Victor Hodge woke up in a cold sweat. There was a tiny knock on the door, accompanied with a diminutive voice, “Victor Hodge? Victor Hodge.” Over and over again, first a question, followed by a statement. The rhythm was perfectly incessant. He half-groaned and replied, “Coming.”
He sat up, slid his oafish feet into a pair of tattered slippers, and dragged them on the floor, nearly tripping on an antique birdcage. He approached the door cautiously. He looked through the peephole, and saw no one. Yet, the tiny knock persisted.
Against his better judgment, he opened the door slowly. On the ground was a ventriloquist’s dummy, lying face down in what appeared to be a pool of vomit. Victor picked it up, looked down the hallway, and quickly closed the door. The dummy reeked of cheap booze.
“About time. Now put me on your lap, moron.” The dummy said.
Victor propped it up on a chair like it was a child sitting up.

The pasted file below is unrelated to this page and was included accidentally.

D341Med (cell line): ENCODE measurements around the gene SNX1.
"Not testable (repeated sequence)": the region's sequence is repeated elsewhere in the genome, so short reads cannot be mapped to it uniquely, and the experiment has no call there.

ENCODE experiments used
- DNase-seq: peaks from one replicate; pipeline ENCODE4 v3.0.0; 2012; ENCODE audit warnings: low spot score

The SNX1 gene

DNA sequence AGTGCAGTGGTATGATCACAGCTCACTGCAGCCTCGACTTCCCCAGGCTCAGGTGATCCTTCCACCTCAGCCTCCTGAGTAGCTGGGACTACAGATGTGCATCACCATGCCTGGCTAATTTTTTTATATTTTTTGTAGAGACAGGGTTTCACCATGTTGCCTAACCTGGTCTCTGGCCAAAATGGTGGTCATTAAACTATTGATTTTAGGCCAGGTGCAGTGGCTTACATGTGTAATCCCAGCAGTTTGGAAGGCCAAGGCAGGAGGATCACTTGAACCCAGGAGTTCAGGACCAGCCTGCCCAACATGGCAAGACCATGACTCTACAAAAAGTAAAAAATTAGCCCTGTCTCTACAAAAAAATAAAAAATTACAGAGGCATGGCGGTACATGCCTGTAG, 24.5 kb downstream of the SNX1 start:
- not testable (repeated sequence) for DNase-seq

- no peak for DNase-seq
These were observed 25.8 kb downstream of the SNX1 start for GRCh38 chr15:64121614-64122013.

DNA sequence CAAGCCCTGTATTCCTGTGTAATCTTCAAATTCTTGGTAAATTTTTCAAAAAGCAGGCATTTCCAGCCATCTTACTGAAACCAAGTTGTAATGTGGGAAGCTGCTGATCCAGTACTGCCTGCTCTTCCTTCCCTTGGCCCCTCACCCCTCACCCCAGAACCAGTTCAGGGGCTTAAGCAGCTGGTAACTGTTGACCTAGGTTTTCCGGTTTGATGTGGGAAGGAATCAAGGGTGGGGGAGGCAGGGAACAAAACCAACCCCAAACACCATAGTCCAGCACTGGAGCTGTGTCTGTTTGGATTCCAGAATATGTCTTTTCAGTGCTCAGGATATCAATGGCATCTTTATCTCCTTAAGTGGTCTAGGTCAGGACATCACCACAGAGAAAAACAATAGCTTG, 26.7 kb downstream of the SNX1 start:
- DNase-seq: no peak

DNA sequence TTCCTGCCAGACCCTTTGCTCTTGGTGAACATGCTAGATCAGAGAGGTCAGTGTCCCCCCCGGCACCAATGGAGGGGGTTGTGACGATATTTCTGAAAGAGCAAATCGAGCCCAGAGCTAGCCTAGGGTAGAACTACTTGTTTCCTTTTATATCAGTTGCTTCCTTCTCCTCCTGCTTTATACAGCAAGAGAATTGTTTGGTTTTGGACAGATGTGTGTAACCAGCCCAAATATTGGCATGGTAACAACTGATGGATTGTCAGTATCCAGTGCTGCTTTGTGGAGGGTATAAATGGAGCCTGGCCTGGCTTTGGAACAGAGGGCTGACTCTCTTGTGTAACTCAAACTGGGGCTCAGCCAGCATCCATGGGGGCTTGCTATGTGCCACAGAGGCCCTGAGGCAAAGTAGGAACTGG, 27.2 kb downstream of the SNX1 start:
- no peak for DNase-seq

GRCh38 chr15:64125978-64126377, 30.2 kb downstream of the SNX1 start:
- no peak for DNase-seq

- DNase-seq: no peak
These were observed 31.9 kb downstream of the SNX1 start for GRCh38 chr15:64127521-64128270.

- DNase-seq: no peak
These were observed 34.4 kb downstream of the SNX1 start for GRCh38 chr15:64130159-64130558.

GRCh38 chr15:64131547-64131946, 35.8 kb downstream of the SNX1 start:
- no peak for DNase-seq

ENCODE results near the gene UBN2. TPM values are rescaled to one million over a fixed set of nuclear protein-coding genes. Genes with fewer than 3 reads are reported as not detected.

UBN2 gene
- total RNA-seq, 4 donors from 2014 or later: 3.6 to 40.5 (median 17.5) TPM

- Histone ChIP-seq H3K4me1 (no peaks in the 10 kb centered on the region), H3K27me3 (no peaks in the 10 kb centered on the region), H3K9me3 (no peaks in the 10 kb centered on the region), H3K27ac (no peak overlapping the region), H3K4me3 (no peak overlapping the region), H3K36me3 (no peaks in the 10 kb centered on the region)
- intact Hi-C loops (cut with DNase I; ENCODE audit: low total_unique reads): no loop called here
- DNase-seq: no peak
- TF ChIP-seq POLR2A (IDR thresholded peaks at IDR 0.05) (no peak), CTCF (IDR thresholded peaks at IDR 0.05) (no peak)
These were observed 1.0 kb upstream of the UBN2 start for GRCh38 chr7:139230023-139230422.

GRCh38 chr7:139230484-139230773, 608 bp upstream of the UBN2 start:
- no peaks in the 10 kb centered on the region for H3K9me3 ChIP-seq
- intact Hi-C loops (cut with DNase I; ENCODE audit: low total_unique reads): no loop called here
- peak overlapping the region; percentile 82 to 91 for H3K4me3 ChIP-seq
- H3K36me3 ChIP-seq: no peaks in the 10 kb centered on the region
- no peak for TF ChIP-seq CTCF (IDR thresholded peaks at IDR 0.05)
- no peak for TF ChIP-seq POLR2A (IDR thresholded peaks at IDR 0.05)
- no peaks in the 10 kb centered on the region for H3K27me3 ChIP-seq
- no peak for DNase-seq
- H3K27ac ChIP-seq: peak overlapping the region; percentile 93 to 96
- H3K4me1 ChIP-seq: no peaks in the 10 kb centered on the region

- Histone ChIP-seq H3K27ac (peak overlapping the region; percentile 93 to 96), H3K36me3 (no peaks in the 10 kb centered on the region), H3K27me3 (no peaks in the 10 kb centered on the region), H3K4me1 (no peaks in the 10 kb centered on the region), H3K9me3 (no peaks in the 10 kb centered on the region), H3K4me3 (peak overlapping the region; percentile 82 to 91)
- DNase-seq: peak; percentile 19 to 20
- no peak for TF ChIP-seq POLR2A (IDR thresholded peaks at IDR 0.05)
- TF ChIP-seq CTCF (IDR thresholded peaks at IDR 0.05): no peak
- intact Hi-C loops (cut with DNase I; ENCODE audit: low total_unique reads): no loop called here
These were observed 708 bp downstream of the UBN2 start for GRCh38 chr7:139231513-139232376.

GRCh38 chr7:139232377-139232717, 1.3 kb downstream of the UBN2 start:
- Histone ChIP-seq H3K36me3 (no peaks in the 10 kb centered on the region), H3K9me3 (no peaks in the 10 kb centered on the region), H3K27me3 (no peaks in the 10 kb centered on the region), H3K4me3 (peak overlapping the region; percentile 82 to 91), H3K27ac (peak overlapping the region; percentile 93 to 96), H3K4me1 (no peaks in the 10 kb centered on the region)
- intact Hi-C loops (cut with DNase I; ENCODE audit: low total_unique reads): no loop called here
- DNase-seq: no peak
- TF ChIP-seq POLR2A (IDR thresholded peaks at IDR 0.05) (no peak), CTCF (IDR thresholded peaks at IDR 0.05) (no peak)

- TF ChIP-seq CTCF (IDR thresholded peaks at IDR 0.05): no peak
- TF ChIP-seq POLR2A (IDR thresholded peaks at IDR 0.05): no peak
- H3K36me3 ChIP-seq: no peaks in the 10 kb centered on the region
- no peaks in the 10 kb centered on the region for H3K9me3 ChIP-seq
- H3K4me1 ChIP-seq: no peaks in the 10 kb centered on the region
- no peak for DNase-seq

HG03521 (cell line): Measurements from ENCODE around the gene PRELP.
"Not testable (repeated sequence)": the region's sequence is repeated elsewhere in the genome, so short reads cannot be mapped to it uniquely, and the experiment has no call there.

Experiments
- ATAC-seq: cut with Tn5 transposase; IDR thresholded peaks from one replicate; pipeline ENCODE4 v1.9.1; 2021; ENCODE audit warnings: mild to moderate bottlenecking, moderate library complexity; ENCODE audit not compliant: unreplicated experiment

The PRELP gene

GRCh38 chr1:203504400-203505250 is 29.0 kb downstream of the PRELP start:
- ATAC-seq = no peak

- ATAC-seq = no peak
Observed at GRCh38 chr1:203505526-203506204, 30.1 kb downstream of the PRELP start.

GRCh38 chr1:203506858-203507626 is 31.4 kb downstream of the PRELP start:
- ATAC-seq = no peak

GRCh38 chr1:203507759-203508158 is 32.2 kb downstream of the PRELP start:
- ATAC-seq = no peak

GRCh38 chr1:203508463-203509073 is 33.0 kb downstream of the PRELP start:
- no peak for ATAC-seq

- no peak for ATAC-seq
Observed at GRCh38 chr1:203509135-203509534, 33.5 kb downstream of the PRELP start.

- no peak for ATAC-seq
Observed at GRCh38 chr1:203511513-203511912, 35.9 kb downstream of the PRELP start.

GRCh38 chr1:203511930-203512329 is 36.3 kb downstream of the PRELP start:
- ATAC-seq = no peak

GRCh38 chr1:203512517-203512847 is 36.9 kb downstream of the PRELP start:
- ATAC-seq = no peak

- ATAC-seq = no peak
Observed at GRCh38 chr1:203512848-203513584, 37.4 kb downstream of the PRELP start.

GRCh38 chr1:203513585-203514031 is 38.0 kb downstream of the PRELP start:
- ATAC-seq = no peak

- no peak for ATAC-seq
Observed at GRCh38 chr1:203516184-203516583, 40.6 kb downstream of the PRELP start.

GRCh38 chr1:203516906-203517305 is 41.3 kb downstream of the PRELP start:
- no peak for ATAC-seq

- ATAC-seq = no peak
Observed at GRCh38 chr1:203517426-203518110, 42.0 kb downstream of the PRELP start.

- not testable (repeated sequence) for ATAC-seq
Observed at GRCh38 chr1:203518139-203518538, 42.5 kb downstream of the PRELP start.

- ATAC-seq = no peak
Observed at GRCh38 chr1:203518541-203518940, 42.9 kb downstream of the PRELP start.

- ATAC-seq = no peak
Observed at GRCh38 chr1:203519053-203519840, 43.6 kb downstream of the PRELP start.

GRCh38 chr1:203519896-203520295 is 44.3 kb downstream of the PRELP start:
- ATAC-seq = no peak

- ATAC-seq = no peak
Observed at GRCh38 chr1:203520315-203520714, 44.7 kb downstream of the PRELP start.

“I don’t think so.” Victor folded his arms over his chest. His body language implied, no way. Are you out of your mind?
Victor was a man devoid of humor. He consciously chose to be sober, which was the nice way of saying, destined to be forever boring and alone. Thoughts of his future made him shudder visibly. He snatched the dummy and placed it on his lap.
The dummy said in a high-pitched smart aleck voice with a tinge of Brooklyn accent, “Nice on you, dimwit. Now, call me Mr. Plinkett and follow my lead.”
“Uhm, ok. Mr. Plinkett. What do I do next?”
“Just talk to me, feed me lines.”
“Alright.” Victor paused and looked around the room, searching for a good line, and added, “Nice weather we’re having.”
The dummy turned its head, “Not as nice as your mother, who happens to be a whore.”
“Hey, my mother’s dead.”
“That doesn’t mean she’s not a whore, jackass, and you’re some kind of living proof. You’re an ugly fuck.”
Victor returned to sleep with a smile on his face. Meanwhile, Mr. Plinkett was a crumpled heap of plastic with a wicked grin on his face. His new mantra was, “Jeff Dunham? Jeff Dunham.”